The most meticulous consumer would be the one who would check the dates at the bottom of every product when he or she goes for grocery shopping.
And, believe us, it’s a compliment!
How many times have you carelessly bought expired foodstuff and thus had to take a trip back to the supermarket to return it? That’s okay, the supermarket was supposed to be conscientious enough not to be selling expired products anyway.
On the other hand, there are those who trust their sharp olfactory senses to warn them about the doubtful cheese in the fridge. That may not seem as smart as keeping the expiry dates in mind – though that too can be bothersome, with so many terms on the cover to confuse one.
There is, of course, the standard ‘Expiry Date’. Besides this, there are some other commonly spotted terms –
• The ‘Sell by’ date – This labeling is for the retailers to instruct them on how long to display the particular product for sale. The product should definitely be bought before the expiry of the date. This is basically to let the shopkeeper know when to pull the item from the shelves. This is not compulsory, so reach in back and get the freshest.
The important thing to note is if the quality of the product – its freshness, taste and consistency – is alright, rather when whether it is on the verge of spoiling. The ‘Sell by’ date is the last day the product will be in its best quality – though it will definitely still be edible for some time after.
• The "Best if used by (or before)" date – This again is concerned with the quality of the product, and not the safety. This date informs the consumer about its best flavour or quality, and has nothing to do with purchase or safety date. For instance, the lemon syrup will be sour anyway even before its “best before” date – just that it will taste fresher and zippier!
• "Born on" date – This refers to the date of manufacture and is usually used to date beer. Beer can expire in about three months. Light can cause the microorganisms in the beer to reactivate. Thus, beer in clear bottles is to be handled more carefully than those in green or brown bottles.
• "Guaranteed fresh" date – This date usually refers to bakery products. Still edible after the date – these products will however not be at the peak of their freshness.
• "Use by" date – This is the final date recommended for the use of the product while at highest quality. The date has been determined by the maker of the product.
• "Pack" date – Found on canned and packaged foods, this one can get a little tricky. The dating may be the MMDDYY format, or it could revert to the Julian calendar – in which case February could be 032-060 and December 334-365.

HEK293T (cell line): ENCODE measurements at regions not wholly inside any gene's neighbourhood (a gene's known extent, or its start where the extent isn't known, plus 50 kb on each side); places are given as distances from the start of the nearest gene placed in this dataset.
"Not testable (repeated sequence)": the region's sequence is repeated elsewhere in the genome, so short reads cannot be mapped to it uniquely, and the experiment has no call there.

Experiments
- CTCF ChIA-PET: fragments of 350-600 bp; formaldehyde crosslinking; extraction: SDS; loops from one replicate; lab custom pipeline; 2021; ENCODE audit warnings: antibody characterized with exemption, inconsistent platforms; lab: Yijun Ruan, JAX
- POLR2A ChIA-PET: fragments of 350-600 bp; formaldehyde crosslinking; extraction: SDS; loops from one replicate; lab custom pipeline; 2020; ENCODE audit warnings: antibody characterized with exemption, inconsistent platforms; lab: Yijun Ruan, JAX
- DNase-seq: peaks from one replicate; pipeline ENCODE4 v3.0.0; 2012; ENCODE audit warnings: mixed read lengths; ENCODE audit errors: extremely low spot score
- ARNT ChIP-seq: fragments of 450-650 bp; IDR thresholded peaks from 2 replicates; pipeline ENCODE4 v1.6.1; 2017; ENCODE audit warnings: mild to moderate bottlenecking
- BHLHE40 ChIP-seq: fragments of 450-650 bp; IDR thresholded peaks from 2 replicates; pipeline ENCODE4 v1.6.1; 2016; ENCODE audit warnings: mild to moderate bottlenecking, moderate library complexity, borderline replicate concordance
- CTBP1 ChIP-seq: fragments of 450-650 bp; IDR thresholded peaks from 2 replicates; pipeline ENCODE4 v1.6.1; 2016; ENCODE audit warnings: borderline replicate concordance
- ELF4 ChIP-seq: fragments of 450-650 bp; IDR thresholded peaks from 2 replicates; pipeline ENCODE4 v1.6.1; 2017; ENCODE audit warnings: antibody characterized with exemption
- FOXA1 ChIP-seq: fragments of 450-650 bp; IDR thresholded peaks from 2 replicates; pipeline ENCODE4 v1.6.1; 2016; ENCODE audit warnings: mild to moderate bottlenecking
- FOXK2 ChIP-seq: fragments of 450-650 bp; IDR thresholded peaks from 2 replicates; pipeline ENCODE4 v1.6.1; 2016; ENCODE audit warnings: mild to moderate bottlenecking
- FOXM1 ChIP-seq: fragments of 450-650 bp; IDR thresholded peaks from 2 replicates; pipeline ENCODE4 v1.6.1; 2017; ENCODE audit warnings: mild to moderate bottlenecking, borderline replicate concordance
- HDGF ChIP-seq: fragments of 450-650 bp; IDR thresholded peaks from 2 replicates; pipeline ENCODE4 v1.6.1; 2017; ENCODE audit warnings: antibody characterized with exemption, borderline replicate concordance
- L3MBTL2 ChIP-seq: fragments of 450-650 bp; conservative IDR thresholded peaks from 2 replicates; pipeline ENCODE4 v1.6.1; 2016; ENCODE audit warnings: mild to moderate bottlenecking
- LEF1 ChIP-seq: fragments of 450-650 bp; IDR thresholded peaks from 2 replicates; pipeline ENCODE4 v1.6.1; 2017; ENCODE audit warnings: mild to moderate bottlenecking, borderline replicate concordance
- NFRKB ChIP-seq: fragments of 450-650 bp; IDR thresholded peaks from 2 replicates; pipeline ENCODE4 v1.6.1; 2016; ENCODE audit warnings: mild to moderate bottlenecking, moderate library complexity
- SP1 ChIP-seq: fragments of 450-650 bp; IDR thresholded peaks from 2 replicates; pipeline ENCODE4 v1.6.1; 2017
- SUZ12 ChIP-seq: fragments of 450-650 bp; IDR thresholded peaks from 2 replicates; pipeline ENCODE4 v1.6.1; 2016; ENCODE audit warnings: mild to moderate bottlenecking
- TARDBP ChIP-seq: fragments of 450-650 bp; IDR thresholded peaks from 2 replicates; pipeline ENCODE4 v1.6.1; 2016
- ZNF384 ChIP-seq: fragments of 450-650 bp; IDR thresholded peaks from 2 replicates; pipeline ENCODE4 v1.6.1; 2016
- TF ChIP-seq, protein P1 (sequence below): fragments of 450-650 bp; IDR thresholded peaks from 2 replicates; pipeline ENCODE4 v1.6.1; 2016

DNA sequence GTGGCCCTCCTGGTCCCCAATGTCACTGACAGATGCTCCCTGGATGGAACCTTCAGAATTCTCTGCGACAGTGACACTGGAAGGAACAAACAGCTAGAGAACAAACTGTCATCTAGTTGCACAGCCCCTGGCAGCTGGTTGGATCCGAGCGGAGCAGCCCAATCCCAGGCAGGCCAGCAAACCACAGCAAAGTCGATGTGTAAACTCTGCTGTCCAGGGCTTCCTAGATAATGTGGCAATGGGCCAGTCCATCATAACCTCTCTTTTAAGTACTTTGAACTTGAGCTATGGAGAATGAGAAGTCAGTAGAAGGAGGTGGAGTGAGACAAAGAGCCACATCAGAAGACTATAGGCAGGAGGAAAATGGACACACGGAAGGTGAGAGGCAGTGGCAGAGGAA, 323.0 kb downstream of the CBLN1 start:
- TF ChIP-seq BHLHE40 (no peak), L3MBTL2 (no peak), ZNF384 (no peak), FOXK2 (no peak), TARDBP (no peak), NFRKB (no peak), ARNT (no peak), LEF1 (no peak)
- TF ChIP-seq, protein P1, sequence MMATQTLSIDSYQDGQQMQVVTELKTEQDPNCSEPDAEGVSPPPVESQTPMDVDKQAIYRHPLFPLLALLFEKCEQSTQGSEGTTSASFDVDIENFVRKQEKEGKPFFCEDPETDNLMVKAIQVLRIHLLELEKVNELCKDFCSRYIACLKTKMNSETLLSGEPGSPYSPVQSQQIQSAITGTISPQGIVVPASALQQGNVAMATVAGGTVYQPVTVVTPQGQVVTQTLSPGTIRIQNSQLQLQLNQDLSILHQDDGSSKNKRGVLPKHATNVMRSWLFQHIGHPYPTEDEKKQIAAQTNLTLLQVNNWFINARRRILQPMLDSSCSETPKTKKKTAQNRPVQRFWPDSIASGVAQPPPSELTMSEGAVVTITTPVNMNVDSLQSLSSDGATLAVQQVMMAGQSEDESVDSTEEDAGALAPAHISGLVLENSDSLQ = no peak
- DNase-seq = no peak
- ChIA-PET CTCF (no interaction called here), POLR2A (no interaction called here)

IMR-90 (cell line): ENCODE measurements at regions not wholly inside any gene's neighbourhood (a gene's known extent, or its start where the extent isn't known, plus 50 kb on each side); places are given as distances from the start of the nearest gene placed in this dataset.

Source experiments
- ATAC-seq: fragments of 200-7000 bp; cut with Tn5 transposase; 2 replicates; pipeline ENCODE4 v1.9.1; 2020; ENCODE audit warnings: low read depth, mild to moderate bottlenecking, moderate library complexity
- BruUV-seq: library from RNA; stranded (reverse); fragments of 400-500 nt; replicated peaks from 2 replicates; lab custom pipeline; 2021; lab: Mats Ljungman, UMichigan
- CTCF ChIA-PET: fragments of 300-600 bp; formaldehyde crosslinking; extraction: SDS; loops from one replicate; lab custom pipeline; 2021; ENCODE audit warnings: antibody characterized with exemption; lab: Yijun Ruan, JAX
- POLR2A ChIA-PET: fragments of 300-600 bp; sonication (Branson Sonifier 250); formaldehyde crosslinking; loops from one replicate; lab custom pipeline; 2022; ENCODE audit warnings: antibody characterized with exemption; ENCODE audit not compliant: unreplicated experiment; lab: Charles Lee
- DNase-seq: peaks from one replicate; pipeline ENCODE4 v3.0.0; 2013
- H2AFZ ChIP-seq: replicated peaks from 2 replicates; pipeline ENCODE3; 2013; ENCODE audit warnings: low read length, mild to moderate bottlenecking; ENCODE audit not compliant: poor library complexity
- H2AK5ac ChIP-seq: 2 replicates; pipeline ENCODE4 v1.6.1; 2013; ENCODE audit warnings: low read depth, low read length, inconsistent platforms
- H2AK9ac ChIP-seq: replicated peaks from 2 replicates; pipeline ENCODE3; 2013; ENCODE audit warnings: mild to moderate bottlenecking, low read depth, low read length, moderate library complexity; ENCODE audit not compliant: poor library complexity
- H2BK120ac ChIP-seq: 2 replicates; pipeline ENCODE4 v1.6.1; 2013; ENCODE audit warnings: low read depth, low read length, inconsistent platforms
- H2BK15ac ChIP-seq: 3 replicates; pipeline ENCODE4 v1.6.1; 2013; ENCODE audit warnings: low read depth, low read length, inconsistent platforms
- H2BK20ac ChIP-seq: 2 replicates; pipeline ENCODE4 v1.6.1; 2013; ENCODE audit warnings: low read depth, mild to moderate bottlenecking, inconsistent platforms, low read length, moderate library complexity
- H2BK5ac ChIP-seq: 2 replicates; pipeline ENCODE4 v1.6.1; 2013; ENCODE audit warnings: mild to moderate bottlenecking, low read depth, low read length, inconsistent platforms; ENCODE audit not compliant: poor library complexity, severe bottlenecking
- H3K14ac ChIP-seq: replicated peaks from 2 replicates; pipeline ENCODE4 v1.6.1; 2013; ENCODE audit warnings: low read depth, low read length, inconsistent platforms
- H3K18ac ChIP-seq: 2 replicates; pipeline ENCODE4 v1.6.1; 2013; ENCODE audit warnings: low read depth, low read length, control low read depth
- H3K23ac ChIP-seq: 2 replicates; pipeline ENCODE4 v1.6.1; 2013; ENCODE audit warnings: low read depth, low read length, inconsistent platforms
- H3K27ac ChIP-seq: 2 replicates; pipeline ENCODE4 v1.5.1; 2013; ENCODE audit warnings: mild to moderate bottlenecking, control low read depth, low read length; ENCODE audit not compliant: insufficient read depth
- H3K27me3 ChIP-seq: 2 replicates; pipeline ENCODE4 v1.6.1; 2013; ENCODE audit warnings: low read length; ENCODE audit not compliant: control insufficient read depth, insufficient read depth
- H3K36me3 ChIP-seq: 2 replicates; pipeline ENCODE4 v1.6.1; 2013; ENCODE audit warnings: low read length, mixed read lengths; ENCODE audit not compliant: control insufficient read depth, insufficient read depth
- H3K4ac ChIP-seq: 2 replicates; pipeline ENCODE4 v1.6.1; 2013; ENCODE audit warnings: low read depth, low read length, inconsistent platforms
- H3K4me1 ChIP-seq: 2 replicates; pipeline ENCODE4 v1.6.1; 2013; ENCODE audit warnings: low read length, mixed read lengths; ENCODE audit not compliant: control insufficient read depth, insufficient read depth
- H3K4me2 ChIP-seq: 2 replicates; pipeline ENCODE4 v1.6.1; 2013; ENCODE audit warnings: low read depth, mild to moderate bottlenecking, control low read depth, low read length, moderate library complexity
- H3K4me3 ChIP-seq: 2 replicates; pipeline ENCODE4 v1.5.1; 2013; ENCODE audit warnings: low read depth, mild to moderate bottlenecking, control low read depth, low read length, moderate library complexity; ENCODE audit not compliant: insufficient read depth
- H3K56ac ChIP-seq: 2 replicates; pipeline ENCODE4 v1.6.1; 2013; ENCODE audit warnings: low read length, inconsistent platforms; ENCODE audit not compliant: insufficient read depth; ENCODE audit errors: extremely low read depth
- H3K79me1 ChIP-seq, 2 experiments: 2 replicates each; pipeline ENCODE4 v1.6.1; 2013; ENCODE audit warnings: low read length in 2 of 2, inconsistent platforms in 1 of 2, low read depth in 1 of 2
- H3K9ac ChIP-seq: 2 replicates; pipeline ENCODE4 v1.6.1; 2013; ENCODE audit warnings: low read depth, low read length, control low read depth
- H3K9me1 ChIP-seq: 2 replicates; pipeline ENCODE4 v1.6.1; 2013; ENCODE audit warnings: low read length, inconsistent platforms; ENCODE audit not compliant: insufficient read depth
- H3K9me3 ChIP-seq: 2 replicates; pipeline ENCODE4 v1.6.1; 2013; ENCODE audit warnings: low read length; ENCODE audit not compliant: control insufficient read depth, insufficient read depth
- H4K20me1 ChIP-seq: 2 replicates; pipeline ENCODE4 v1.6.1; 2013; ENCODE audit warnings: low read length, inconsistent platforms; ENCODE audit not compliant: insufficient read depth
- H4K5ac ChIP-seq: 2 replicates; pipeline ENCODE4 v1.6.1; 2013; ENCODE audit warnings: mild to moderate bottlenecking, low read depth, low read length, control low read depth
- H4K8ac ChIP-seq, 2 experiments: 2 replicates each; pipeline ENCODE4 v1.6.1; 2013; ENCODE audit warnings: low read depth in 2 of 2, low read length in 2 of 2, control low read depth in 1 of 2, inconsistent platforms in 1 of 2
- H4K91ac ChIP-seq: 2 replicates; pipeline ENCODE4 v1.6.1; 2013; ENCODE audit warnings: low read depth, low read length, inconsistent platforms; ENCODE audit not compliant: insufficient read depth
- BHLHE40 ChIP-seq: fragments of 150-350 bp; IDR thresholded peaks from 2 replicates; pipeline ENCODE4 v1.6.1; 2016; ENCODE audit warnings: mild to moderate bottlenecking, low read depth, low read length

You are right, eating the food is definitely not as complicated as checking if it is edible. What is easy, though, is memorizing the natural expiry time limit of some common foods – some of which are –
• Milk – It is usually alright until a week after the "Sell By" date.
• Eggs – They are fine for about 3-5 weeks after you bring them home (assuming you bought them before the "sell by" date).
• Poultry and seafood – These foods need to be cooked or frozen within a day or two.
• Beef and pork – These meats must be cooked or frozen within three to five days.
• Canned goods - Highly acidic foods like tomato sauce can keep for more than a year and a half. Low-acid foods like canned green beans are perhaps risk-free till five years. Of course, you do not want to go storing canned foods in hot humid places.
Experts suggest keeping canned and dry food at 50 to 70 degrees Fahrenheit in a dry, dark place. Moisture can be an issue in speeded-up deterioration. The taste, aroma, and appearance of food can change rapidly if the food comes in contact with a higher temperature or humidity.
• Buy the product before the date expires.
• If the product is perishable, take the food home immediately and refrigerate it. If you cannot use it within the time recommended on the chart, you can freeze it.
• The expiry date does not matter if you have frozen the food – because once frozen, they are safe indefinitely.
• It is wise to follow handling recommendations printed on the product cover.
Besides food, another really vital thing whose expiry dates can literally be a question of life and death is medicine. The drug manufacturers must test and establish the safety, potency and purity of the drugs over time. If the expiration date for a drug is given as a year and half, it means that as long as the drug has been stored properly – these three qualities can be assured for that long a period.
An expert advice is to keep one’s own date of purchase, even on canned goods. At the same time there is no need to be over-cautious and throw away good food, just because the date says so. In conclusion, it is definitely wise to stick to the dates on the product – though using one’s own senses (especially, the sniffing sort) to check on the food can be smart as well.
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